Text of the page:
Here are the postulates of Bohr’s theory.
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1. Atom has a number of definite and discrete
energy levels (orbits) in which an electron
may exist without emitting or absorbing
electromagnetic radiation.
As the orbital radius increases so does the energy
1<2<3<4<5......
28.
Atomic Spectra and the Bohr Atom
2. An electron may move from one discrete
energy level (orbit) to another, but, in so
doing, monochromatic radiation is
emitted or absorbed in accordance with
the following equation.
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EE
hc
hEE-E
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12
Energy is absorbed when electrons jump to higher orbits.
n = 2 to n = 4 for example
Energy is emitted when electrons fall to lower orbits.
n = 4 to n = 1 for example
29.
Atomic Spectra and the Bohr Atom
3. An electron moves in a circular orbit about the
nucleus and it motion is governed by the
ordinary laws of mechanics and electrostatics,
with the restriction that the angular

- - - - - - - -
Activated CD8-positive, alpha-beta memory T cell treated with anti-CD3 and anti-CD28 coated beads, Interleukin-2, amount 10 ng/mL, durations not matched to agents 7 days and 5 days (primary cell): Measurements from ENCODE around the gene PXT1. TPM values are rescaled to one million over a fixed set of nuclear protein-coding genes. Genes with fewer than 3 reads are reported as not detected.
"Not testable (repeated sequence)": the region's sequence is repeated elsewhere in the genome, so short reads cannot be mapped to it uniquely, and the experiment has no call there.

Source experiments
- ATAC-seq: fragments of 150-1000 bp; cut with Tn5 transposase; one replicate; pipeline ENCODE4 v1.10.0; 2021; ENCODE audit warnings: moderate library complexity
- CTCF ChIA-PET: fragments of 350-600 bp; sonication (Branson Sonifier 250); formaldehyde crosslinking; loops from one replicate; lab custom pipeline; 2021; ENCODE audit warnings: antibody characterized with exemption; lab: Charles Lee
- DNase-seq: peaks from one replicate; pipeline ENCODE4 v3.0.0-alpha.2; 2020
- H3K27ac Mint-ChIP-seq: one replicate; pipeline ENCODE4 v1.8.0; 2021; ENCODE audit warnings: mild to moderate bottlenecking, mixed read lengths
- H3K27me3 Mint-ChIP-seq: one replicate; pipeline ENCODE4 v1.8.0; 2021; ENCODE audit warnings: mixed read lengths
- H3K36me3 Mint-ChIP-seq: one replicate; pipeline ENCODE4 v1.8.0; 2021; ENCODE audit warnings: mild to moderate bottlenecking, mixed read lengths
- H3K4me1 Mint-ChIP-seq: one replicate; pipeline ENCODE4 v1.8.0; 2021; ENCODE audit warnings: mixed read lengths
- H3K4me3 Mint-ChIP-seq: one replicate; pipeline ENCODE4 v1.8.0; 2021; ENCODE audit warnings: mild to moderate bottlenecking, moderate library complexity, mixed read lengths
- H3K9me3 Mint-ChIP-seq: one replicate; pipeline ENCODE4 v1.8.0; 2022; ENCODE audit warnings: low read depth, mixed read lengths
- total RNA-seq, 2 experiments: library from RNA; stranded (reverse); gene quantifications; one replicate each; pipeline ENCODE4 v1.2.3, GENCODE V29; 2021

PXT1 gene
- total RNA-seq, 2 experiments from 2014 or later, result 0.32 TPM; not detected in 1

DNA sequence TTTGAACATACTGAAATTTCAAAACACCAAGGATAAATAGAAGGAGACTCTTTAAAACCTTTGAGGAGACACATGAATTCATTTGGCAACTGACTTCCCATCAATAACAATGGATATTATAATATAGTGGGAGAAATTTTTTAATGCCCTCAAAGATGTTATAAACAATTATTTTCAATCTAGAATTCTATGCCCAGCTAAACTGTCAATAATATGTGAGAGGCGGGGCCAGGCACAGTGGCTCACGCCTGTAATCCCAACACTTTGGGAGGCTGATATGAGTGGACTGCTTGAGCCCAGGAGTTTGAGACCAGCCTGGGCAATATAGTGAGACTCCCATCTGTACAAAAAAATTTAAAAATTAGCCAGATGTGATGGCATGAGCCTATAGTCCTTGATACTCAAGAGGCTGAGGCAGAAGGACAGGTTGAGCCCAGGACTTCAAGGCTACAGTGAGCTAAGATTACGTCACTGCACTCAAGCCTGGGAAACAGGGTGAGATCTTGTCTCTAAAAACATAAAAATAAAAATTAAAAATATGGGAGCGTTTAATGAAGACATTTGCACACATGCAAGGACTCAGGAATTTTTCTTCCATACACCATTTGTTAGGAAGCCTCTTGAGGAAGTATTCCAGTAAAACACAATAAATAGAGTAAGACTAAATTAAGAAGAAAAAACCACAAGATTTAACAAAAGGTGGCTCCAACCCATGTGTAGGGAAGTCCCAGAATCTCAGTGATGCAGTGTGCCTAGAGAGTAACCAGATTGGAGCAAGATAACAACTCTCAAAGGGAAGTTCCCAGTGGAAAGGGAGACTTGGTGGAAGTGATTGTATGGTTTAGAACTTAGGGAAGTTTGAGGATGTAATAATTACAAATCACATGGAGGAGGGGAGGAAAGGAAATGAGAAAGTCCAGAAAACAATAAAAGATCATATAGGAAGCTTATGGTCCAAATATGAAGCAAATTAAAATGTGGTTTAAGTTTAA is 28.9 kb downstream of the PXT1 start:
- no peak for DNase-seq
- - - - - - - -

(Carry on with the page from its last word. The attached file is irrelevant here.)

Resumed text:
momentum of the electron is quantized (can
only have certain discrete values).
angular momentum = mvr = nh/2
h = Planck’s constant n = 1,2,3,4,...(energy levels)
v = velocity of electron m = mass of electron
r = radius of orbit
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30.
Atomic Spectra and the Bohr Atom
Light of a characteristic wavelength (and
frequency) is emitted when electrons move from
higher E (orbit, n = 4) to lower E (orbit, n = 1).
This is the origin of emission spectra.
Light of a characteristic wavelength (and
frequency) is absorbed when electrons jump from
lower E (orbit, n = 2) to higher E (orbit, n= 4)
This is the origin of absorption spectra.
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31.
Atomic Spectra and the Bohr Atom
Bohr’s theory correctly explains the H
emission spectrum.
The theory fails for all other elements
because it is not an adequate theory.
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32.
The Wave Nature of the Electron
In 1925 Louis de Broglie published his Ph.D.
dissertation.
A crucial element of his dissertation is that electrons
have wave-like properties.
The electron wavelengths are described by the de
Broglie relationship.
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particleofvelocityv
particleofmassm
constantsPlanck’h
mv
h
33.
The Wave Nature of the Electron
Example 4-9. Determine the wavelength, in m, of an
electron, with mass 9.11 x 10-31 kg, having a velocity of 5.65
x 107 m/s.
Remember Planck’s constant is 6.626 x 10-34 Js which is also
equal to 6.626 x 10-34 kg m2/s.
33m1029.1
m/s1065.5kg109.11
ss/mkg10626.6
mv
h
11
731-
2234
34.
The Quantum Mechanical